Blood ties to witch trials
Song topics don’t get much more interesting than the Salem witch trials. And the plot thickens when one finds out that the songwriter is not only connected to the events emotionally, but rather by blood as well.
“Four of my ancestors were executed in the Salem witch trials: Giles and Sarah Corey, and sisters whose maiden name was Towne,” singer-songwriter Jenny Dalton said. “When I learned about that, I did a lot of research into the trials, which was a dark, scary, bummer of a world to get pulled into. It was a sad ordeal.”
Dalton’s song “Nightmare,” which is featured on her 2011 EP, “Blood Folk,” tells the story of the Coreys, who, according to Dalton, were “an elderly married couple when they were killed.”
For the story as told by Dalton, see “The Story of the Coreys.”
Dalton began looking into her family history after moving from Minneapolis to a rural area, where she felt more connected to the past.
“I had just moved out to an old house in a small town, different from what I was used to because I’d been living in the city for so long,” she said. “I wanted to get back in touch with roots in all kinds of ways.”
The new place, which was actually a 130-year-old house, felt fresh.
“It’s a really old house, but it doesn’t feel that old,” she said. “It feels bright and alive. I moved out of the city to Stillwater, an old river town with hills and bluffs, so that I feel like I’m on retreat all the time, but I’m close enough to the city to be there as well. Living there makes me feel a bit more open and free – like I have more space and a place to hide as well.”
The quaint setting inspired much of “Blood Folk.”
“I wanted to get in touch with older, simpler ‘folk’ ways,” she said. “Like folk medicine, folk art, etc. Because ‘Blood Folk’ is a home-made project, it kind of feels like baking a pie from scratch, which I’m no good at doing. This is me trying to make an apple pie.”
Dalton doesn’t typically mine history for songs – in fact, history wasn’t something that piqued her interest for a long time.
“Only recently have I begun to appreciate history,” she said. “I always thought it was a boring subject that was hard for me to get good grades in. But that’s because I thought it was about wars and heros and memorizing dates. Now I’m appreciating that history is full of amazing stories. I’m still not a ‘history buff,’ I just appreciate it more.”
Each of Dalton’s three releases is conceptual in some way, but the artist said that she doesn’t set out with that intention.
“I don’t mean to record ‘concept albums,’ but I think they end up turning out that way just because songwriting is like journaling and it’s like taking some pages and binding them together. They end up being similar in theme because of what I’m thinking and feeling at the given time.”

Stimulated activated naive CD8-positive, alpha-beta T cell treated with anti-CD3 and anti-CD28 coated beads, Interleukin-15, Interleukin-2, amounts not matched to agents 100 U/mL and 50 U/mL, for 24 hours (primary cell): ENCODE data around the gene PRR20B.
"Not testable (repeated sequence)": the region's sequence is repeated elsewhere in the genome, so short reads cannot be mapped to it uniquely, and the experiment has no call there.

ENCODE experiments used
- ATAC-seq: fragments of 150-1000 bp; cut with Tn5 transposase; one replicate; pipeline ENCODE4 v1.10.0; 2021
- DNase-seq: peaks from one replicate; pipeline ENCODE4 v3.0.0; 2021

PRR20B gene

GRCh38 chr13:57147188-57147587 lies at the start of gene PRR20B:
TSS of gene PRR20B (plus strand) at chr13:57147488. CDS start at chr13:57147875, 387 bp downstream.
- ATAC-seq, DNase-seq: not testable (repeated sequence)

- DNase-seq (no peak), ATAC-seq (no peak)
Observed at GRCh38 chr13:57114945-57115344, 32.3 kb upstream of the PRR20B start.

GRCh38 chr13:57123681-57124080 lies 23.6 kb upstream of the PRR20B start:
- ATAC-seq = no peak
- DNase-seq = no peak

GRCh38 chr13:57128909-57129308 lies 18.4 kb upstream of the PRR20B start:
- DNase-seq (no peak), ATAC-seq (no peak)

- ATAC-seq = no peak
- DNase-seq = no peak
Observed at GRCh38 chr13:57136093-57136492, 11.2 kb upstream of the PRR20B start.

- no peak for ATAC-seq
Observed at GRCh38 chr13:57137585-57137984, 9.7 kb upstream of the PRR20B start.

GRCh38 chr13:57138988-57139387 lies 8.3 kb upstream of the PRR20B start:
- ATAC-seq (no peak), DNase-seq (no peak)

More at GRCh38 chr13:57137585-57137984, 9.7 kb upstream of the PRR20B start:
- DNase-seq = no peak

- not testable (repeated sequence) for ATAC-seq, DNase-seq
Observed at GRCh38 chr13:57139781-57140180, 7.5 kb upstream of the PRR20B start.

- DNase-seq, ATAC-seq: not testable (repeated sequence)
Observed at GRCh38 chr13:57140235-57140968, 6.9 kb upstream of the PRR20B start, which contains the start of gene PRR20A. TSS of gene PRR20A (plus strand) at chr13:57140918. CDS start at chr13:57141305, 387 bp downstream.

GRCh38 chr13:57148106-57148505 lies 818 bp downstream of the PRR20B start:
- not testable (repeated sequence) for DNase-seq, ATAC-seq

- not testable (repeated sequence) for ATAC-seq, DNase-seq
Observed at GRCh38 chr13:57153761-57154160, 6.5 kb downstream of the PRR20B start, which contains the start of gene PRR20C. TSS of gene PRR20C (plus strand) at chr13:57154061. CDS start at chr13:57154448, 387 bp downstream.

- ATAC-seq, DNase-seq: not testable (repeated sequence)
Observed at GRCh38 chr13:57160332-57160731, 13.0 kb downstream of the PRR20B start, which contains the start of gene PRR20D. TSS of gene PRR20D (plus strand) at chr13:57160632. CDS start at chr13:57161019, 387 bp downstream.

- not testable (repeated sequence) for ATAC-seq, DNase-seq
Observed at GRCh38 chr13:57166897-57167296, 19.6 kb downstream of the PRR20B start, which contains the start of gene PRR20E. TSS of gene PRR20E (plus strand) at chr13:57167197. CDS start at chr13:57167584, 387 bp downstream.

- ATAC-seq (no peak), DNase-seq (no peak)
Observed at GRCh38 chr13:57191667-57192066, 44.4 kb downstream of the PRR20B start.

And despite the themed-CDs, Dalton doesn’t consider herself a storyteller.
“I admire storytellers like Bob Dylan who can weave a tale, but I feel like my lyrics end up being a bit obscure and symbolic,” she said. “When writing, it’s usually about trying to translate and emotion into sound. I’m not really thinking of a particular narrative.”
Dalton will perform solo at 8 p.m. Sunday at the Bullfrog Brewery, 229 W. Fourth St. She said that this will be her first time performing in Central Pa. and that she’s excited about it.
“I’m looking forward to it!” she said. “It’s a beautiful state. I’ve driven through a few times.”
The story of the Coreys
By JENNY DALTON
Special to the Sun-Gazette
Back in the somber, puritan community of Salem, Mass., in the 1690s, an 11-year-old girl named Abigale Williams and some of her friends were overwhelmed with boredom, oppression and very few “unsatanic” ways to have fun.
But an exotic slave named Tituba secretly captivated the girls with exciting stories and rituals from where she came. Until one day they were caught in a type of ritual that shocked the town to its puritan core. Presumably, instead of having to cope with the responsibility of having participated at will, Abby and the girls acted possessed by demons. They further deflected blame onto others by claiming the possessed ability to see witches.
The rest is history: a small town sent into mass hysteria with hundreds accused of Witchcraft and 20 souls executed. Among those killed, an elderly married couple: Giles and Martha Corey. Martha was hung and Giles was pressed to death under the weight of stones. He left in his wake the folklored “Curse of Giles Corey” which inflicts a heart or blood ailment upon every Salem sheriff ever since. Also among those hung at Gallows Hill: two sisters with the maiden name Towne.
Seven generations later in southern Minnesota, the paths of a surviving Corey man and a surviving Towne woman met again. They were my great great grandparents.